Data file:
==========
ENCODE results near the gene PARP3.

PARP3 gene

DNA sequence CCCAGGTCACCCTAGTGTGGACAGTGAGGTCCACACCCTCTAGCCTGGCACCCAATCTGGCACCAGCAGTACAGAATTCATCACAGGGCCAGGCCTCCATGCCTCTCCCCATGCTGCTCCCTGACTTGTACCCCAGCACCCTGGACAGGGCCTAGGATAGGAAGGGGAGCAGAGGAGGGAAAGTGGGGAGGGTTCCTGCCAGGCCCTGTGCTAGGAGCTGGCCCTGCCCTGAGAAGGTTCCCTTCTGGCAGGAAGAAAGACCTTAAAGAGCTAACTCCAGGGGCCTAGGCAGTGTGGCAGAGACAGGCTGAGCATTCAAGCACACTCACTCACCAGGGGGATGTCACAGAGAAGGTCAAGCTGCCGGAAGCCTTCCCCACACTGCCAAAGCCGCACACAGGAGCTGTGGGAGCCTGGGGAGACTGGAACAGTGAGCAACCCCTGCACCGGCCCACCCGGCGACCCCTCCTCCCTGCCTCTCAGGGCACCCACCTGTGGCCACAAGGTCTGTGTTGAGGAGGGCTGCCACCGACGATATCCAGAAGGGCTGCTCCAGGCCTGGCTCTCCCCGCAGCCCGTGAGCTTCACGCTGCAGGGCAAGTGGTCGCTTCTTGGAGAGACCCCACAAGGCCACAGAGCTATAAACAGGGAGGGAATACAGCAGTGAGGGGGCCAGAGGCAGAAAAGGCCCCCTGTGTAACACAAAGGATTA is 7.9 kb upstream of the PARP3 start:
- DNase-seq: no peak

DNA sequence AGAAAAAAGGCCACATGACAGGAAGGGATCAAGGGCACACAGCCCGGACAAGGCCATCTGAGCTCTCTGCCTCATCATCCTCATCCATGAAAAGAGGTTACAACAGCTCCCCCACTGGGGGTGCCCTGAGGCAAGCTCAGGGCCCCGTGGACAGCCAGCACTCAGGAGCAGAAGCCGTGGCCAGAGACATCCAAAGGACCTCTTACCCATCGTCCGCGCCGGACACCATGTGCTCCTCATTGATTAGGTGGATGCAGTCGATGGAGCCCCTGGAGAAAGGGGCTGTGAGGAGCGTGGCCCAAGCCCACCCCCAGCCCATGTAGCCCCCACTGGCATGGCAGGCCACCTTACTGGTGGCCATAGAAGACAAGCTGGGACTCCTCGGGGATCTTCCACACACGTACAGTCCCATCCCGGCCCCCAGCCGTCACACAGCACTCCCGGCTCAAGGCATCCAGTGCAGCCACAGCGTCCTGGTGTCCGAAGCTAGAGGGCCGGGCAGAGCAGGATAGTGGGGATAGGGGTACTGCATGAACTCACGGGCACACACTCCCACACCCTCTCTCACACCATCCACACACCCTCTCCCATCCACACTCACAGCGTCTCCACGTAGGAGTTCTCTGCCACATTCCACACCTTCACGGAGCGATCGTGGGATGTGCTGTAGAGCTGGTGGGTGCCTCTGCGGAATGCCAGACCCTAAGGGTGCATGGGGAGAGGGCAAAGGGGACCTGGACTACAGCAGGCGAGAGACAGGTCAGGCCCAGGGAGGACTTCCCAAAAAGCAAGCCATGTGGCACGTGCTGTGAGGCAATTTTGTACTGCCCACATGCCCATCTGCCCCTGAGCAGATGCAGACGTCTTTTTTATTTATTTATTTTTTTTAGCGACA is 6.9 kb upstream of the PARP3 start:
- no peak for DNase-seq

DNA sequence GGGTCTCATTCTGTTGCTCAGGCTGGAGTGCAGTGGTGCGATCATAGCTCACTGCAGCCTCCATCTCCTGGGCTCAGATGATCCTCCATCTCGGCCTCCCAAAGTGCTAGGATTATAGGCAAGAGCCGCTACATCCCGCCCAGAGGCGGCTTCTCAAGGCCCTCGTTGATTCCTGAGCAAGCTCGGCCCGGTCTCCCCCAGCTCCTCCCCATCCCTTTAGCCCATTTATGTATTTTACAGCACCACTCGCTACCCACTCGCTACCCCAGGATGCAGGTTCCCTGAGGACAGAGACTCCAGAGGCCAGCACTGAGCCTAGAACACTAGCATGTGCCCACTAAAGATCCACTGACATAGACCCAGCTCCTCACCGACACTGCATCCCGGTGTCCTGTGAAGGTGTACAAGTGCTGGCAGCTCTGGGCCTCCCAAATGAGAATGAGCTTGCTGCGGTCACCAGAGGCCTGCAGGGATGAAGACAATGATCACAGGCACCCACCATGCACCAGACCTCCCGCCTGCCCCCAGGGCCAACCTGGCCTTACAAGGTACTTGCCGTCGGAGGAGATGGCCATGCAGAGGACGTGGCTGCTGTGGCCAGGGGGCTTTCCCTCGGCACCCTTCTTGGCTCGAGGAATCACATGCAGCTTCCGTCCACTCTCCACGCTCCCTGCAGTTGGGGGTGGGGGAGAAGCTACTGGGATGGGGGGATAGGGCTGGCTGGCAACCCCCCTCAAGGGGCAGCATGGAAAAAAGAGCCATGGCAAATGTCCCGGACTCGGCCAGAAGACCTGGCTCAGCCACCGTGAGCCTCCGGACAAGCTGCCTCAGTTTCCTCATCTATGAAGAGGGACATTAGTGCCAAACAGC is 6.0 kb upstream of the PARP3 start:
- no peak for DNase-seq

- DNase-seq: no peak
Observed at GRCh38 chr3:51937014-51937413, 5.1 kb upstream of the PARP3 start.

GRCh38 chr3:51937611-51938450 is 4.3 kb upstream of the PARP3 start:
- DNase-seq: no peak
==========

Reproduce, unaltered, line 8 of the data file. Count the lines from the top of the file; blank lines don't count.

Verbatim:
- no peak for DNase-seq